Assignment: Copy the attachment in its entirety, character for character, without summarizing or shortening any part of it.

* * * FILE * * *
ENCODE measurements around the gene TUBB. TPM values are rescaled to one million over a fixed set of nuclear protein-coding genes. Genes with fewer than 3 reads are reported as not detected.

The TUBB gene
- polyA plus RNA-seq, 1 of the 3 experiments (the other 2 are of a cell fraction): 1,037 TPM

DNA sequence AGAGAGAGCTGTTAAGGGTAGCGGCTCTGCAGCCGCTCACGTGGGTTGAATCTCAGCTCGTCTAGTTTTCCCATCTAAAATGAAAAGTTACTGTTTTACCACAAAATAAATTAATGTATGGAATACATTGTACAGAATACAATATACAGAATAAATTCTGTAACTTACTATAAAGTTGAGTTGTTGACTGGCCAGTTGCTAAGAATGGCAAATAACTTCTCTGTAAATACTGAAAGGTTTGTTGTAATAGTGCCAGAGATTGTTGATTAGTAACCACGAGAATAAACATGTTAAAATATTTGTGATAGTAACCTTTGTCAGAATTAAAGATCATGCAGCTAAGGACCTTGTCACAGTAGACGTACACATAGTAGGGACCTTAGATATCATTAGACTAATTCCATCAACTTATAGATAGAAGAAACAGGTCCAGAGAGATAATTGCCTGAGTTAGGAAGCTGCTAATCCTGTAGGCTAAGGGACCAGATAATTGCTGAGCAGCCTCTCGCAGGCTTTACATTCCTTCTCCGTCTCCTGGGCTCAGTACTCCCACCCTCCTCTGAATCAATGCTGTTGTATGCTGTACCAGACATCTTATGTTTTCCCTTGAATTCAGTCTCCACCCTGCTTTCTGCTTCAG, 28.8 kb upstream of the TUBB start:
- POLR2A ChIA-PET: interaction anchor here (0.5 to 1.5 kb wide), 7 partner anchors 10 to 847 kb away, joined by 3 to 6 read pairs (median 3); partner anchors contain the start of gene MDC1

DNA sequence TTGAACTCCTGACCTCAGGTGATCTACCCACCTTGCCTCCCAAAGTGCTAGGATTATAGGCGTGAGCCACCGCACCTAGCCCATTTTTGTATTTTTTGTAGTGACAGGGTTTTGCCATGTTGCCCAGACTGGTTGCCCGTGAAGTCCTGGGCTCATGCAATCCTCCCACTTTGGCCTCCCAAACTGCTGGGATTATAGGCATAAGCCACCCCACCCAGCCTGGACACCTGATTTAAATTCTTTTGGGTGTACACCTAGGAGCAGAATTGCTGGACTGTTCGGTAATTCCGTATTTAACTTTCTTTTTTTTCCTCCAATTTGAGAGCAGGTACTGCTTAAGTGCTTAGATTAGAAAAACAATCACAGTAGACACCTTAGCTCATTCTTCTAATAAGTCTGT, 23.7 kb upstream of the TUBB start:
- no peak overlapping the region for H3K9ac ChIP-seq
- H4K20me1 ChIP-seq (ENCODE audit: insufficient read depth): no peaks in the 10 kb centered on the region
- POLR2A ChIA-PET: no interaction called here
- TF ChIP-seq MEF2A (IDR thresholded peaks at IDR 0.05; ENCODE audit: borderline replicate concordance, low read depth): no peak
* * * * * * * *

ENCODE measurements around the gene TUBB. TPM values are rescaled to one million over a fixed set of nuclear protein-coding genes. Genes with fewer than 3 reads are reported as not detected.

The TUBB gene
- polyA plus RNA-seq, 1 of the 3 experiments (the other 2 are of a cell fraction): 1,037 TPM

DNA sequence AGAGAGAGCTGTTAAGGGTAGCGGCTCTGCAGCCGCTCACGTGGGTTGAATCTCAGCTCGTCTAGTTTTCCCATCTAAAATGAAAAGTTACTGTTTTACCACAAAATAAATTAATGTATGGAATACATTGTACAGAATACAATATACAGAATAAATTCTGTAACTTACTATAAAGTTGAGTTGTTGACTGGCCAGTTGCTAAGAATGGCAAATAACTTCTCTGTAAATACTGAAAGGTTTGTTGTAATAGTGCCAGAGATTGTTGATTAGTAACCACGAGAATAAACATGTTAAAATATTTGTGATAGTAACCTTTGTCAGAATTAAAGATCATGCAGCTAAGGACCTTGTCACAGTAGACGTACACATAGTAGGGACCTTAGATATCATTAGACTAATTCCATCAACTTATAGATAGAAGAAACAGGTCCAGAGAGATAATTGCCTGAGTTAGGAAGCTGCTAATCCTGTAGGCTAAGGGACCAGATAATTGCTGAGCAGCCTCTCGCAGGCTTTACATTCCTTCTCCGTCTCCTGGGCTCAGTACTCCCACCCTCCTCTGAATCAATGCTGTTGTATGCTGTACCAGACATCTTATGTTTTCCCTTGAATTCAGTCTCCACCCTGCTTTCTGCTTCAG, 28.8 kb upstream of the TUBB start:
- POLR2A ChIA-PET: interaction anchor here (0.5 to 1.5 kb wide), 7 partner anchors 10 to 847 kb away, joined by 3 to 6 read pairs (median 3); partner anchors contain the start of gene MDC1

DNA sequence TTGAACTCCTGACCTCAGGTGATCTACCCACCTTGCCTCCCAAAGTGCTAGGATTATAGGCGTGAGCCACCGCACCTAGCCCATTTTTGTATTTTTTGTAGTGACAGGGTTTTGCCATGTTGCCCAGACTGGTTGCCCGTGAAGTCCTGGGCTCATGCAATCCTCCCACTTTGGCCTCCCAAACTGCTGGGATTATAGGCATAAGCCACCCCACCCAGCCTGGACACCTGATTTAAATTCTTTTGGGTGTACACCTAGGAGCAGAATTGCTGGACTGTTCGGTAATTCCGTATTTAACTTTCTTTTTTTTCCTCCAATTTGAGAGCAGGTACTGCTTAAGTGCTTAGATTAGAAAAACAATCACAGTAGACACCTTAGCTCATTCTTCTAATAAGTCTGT, 23.7 kb upstream of the TUBB start:
- no peak overlapping the region for H3K9ac ChIP-seq
- H4K20me1 ChIP-seq (ENCODE audit: insufficient read depth): no peaks in the 10 kb centered on the region
- POLR2A ChIA-PET: no interaction called here
- TF ChIP-seq MEF2A (IDR thresholded peaks at IDR 0.05; ENCODE audit: borderline replicate concordance, low read depth): no peak